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Community History

 

 

   The Town of Carmanville is situated along both sides of North West Arm in Rocky Bay, Hamilton Sound on the Northeastern Coast of Newfoundland. The first known English inhabitant was John Day originally of Dorset, England, a policeman from Twillingate who settled in the little cove with his wife and two children around 1825 to trap otter and fox. At that time there was an Indian family living there and it is said that they became friends with Day's family. Descendants of Day still live in the area today, in fact his grandson still has a Family Bible and Book of Common Prayer which he brought from England. The Bible is an old book, perhaps the oldest family Bible along the coast or in the country. In order to preserve the book, John Day covered it with sealskin, the sealskin covers are fastened inside by pieces of cloth, supposed to be from the first piece of material ever woven in Newfoundland.

  Carmanville first appeared on the census returns in 1845 with eleven people documented to be living there, it seemed they were all from one family as there was only one house. The inhabitants did some farming and fishing and kept cattle. It remained sparsely populated for the next thirty to forty years but by 1884 there had been dramatic increases in population (in 1874 it had risen to 171).

  The residents of the community, by now known as Rocky Bay, Western Arm, were mostly Methodists. The people fished, raised animals and did gardening. By the turn of the century the population had risen to 402. There was a clergyman and a teacher and work had begun on a school and church.

   Sometime between 1850 and 1900 a Hicks family of six brothers moved to Rocky Bay from nearby, they settled and divided the land, spending their winters in the new tree-clad settlement and moving out to the coast in the spring to fish for cod. Others followed, soon more clearings were made, new trees cut, and the settlement grew and expanded. It seemed they preferred this sheltered wooded inlet to the stormy openness of Musgrave Harbour and so they stayed.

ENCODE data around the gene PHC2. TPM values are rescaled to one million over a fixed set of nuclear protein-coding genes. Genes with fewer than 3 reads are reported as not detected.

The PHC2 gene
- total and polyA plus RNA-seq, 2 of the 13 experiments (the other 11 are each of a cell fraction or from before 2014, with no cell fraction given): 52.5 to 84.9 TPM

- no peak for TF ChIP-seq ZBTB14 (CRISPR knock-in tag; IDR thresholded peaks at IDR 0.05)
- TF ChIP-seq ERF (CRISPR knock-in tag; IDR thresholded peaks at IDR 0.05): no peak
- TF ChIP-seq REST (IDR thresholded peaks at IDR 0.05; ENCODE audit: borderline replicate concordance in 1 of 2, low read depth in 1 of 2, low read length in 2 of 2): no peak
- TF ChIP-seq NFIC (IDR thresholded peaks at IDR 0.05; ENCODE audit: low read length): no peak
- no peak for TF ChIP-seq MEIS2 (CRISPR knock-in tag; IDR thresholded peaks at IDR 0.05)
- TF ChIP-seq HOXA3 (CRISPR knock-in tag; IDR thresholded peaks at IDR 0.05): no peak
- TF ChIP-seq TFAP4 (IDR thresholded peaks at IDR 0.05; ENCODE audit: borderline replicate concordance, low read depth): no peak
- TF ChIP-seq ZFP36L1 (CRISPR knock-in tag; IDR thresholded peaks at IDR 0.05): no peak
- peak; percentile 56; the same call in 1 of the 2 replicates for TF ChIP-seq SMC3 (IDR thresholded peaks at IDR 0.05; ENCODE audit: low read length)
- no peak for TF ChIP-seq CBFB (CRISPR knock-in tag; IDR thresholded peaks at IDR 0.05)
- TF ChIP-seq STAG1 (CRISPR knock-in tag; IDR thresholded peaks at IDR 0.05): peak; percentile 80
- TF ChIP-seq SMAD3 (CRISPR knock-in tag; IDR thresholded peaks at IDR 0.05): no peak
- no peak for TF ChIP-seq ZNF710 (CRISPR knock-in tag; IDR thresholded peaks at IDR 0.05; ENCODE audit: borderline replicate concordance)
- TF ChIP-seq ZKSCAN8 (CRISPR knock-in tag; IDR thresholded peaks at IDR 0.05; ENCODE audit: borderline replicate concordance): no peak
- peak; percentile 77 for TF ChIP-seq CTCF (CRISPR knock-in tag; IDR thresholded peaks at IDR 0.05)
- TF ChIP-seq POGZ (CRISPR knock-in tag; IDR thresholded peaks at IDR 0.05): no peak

On June 18th, 1906 the name of the settlement was officially changed to Carmanville after the Rev. Albert Carman (1833-1917). Carman, born in Iroquois, Upper Canada, was a commanding figure in Canadian Methodism during the late 19th and early 20th centuries.

   Between 1911 and 1921 there was another large population increase from 415 to 686. The people were mainly engaged in the fishery, with several working at farming or lumbering. Over the next fifty-five years there was a steady growth. Gradually some of the men started lumbering and an important ship building business developed. Many of these ships were used for fishing expeditions to the Penguin, Funk and Wadam Islands. One of the Hicks brothers, Jesse Hicks, was one of Carmanville's pioneer residents and a master boat builder. Jesse, who died at the age of 69, was said to have built a craft for every year of his life.

   Logging remained a major industry in Carmanville during the first half of the 20th century, but after 1950 there was a steady decline culminating in a virtual shutdown in the industry in 1961, when a major forest fire (known as the Bonavista North Fire) destroyed much of the timber stands as well as a part of the town. Many homes were destroyed and the people had to be evacuated. There was regrowth however, and several sawmills operated through the 1970's.

   Carmanville was incorporated as a community in 1955 with Willis Tulk as the first chairman. In 1974 it received the status of a town and Gordon Wagg became the first Mayor.

   Perhaps one of Carmanville' most famous pieces of history comes from the song "Aunt Martha's Sheep" written by a native of Carmanville Mr. Ellis Coles. The song is based on a true story of the theft of a sheep by some local boys caused quite a commotion in the community.

   Carmanville also offers itself as a deepwater seaport, the port can accommodate large freighters and refrigerator cargo ships. The docking facility is 600 feet long and 300 feet across. Carmanville's coastal waters, too, make it ideal for swimming. Tourists can also find sport in catching cod during the food fishery, or enjoy a boat ride while watching for whales.

   Carmanville is indeed a town of rich history, and many attractions, it's coastal scenery offers tourists a fresh and inviting view of a true Newfoundland community.